Tuesday, September 8, 2009


There's a rather large aspect of geek culture that I'm beginning to despise: snowballing.

Geeks/nerds/whatever tend to react to films, TV shows, books, and other major forms of geek media with a herd mentality.  For instance, Transformers 2 originally had a very mixed response from the geek crowd, but has now become a generally reviled film, to the point that many geeks will make strong absolute statements. ("Transformers 2 is utter ****. Anyone who likes that film is obviously stupid.")
Other such films include Star Wars Episodes I-III, X-Men Origins: Wolverine, X-Men 3, and Spider-Man 3.  Now, I have immense problems with most of those films as well, but I would never say that they are completely and unequivocally wrong in each and every way.  Yes, the Star Wars prequels are a bit disappointing.  Yes, Wolverine made Logan's story far less compelling than the comics did.  Yes, Spider-Man 3 was a mess of a film.  But does that mean that it's wrong to like those films in spite of all that?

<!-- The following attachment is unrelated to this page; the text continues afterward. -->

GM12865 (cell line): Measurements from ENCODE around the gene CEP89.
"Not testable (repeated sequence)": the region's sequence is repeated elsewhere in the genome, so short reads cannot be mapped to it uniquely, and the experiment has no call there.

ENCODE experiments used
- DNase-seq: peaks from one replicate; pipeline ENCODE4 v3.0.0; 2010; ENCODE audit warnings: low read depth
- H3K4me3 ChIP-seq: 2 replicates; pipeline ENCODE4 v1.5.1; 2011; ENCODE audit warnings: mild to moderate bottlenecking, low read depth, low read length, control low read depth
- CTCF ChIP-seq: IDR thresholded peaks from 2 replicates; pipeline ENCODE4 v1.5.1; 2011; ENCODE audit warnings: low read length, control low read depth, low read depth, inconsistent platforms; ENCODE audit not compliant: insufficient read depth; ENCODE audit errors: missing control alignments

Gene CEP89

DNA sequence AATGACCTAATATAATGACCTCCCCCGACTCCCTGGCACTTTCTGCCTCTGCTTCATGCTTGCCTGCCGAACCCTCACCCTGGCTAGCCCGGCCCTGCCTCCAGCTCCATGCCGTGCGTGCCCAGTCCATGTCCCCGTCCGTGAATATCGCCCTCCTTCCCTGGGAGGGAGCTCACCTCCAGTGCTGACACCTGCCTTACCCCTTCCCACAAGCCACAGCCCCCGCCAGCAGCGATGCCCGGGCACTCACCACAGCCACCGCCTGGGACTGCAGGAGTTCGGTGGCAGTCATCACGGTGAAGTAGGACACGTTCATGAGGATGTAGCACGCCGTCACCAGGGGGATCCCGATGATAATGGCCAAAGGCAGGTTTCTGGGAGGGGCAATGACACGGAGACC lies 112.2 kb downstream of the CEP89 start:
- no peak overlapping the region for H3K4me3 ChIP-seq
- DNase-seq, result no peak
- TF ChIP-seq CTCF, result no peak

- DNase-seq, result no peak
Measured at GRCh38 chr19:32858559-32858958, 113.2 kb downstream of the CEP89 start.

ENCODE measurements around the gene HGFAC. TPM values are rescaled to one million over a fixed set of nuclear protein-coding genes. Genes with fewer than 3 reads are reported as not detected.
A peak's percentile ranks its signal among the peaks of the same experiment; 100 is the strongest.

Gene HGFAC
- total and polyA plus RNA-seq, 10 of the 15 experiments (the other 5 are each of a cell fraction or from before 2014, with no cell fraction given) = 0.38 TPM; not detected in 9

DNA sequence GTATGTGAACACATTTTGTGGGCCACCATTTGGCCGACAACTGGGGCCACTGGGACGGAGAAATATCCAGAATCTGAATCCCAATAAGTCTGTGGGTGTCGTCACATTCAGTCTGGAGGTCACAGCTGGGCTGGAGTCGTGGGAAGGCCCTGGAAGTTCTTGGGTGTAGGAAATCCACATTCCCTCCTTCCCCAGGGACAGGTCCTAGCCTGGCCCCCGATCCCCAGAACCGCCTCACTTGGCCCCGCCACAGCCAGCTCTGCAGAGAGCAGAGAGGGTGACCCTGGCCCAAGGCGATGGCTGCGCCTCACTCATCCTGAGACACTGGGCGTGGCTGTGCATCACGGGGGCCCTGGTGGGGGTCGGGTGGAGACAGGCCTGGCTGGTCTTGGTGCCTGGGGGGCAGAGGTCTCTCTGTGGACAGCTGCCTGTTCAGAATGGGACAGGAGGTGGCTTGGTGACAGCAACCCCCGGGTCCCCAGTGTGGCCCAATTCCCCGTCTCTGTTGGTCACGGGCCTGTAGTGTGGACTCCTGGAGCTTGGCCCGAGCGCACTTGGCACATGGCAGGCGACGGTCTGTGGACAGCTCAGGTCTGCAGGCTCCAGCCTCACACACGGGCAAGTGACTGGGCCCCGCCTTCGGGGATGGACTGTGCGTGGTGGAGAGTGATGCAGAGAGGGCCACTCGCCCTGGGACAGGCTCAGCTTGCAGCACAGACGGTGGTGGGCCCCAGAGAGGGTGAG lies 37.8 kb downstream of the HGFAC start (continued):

Other films are often put in the reverse position, and placed on a type of "geek pedestal" that must not dare be challenged. (The Dark Knight, for instance)  However, instead of merely "defending" these stories, many of these fanatical people take it a step further and actually attack those who have differing opinions.  Some people say that The Dark Knight is too slow and weary; are those people absolutely wrong?

It frustrates me to no end when people don't see that being so aggressive and arrogant in their opinions is just hypocritical and moronic.  What does any person gain when they attempt to tear someone else's credibility asunder?  Does it make them feel better about themselves?

Can't we just enjoy our stories without having to critically analyze every minute aspect of fictional works that are becoming increasingly more complicated as time goes on?


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